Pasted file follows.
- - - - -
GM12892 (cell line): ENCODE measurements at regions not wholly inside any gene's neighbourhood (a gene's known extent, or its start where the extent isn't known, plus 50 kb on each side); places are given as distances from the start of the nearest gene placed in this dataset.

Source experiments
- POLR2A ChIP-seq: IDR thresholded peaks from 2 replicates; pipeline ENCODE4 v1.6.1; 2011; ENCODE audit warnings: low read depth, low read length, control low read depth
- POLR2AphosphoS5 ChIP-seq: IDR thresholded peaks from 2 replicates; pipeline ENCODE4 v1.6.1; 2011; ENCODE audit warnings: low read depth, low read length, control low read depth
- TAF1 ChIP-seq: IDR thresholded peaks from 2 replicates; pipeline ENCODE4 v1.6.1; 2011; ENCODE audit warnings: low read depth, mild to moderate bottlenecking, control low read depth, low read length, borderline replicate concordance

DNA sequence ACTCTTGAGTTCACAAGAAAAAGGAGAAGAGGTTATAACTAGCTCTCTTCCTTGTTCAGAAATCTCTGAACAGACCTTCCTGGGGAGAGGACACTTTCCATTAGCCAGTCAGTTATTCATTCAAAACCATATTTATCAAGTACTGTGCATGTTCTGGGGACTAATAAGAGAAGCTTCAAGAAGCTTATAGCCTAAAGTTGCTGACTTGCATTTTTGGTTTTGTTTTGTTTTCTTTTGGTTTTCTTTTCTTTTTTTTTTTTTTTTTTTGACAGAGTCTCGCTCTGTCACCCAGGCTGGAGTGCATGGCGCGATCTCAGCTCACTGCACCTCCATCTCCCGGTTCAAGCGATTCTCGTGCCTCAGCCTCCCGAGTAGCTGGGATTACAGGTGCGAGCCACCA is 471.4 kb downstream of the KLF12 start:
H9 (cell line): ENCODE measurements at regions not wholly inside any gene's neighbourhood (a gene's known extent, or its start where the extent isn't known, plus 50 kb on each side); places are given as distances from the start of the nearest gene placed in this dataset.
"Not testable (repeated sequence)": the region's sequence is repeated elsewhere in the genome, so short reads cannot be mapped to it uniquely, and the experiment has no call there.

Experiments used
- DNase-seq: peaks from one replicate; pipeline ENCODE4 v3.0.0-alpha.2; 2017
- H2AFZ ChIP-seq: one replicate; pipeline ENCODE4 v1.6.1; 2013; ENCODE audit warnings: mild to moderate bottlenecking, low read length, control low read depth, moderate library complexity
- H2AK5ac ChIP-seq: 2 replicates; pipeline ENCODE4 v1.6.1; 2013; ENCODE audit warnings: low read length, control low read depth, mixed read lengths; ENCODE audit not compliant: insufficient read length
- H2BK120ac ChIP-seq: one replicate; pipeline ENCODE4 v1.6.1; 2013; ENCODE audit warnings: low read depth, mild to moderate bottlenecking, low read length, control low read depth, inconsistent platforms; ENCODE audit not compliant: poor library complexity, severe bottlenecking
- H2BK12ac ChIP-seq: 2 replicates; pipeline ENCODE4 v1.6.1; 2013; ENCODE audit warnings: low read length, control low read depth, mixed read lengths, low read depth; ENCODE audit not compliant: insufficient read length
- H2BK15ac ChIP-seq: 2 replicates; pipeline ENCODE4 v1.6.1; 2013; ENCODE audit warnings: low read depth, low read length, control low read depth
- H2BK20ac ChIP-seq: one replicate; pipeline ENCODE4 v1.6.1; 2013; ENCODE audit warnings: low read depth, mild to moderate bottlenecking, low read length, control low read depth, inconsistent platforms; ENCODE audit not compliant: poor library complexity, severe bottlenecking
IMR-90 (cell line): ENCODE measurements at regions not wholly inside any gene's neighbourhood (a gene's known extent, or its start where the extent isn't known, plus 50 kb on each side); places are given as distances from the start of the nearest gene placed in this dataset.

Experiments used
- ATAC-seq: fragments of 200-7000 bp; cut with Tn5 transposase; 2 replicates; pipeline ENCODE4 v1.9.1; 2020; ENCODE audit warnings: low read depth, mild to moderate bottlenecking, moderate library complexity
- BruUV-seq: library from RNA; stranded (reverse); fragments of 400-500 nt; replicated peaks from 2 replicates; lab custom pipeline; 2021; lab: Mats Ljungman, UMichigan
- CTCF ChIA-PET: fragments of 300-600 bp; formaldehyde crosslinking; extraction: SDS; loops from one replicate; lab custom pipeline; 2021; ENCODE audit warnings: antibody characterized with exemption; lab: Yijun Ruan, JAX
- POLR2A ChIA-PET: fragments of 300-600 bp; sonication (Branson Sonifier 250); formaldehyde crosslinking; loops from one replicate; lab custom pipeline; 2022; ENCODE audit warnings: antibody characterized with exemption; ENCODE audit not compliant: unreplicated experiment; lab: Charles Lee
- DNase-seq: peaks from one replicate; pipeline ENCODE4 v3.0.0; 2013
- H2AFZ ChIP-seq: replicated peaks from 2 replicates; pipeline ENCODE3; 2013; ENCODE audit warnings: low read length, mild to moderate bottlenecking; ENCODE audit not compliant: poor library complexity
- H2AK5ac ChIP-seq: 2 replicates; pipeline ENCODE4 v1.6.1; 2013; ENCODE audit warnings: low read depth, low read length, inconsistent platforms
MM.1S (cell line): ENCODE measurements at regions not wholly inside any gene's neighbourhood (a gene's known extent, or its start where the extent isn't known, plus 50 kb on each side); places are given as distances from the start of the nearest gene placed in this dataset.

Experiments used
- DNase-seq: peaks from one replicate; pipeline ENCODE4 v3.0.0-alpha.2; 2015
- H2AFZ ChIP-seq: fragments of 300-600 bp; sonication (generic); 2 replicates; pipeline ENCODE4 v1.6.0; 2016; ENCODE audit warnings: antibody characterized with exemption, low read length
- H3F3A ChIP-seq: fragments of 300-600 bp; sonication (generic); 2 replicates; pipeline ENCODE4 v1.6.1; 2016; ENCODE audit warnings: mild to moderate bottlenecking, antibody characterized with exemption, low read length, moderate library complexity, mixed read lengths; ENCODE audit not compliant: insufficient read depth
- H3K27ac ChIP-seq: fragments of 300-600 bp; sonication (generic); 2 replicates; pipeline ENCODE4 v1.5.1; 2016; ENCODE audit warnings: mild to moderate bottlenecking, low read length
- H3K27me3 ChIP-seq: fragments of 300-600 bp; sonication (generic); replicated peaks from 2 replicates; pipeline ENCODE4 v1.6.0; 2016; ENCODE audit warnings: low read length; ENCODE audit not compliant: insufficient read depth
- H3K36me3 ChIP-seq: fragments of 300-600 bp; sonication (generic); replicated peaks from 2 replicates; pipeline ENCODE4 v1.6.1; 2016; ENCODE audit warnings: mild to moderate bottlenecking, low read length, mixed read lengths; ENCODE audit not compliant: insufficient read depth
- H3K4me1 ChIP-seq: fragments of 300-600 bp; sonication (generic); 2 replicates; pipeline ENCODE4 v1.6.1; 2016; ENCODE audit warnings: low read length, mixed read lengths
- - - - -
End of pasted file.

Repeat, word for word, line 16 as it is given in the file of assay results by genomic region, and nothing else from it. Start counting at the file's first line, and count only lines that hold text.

- H2BK20ac ChIP-seq: one replicate; pipeline ENCODE4 v1.6.1; 2013; ENCODE audit warnings: low read depth, mild to moderate bottlenecking, low read length, control low read depth, inconsistent platforms; ENCODE audit not compliant: poor library complexity, severe bottlenecking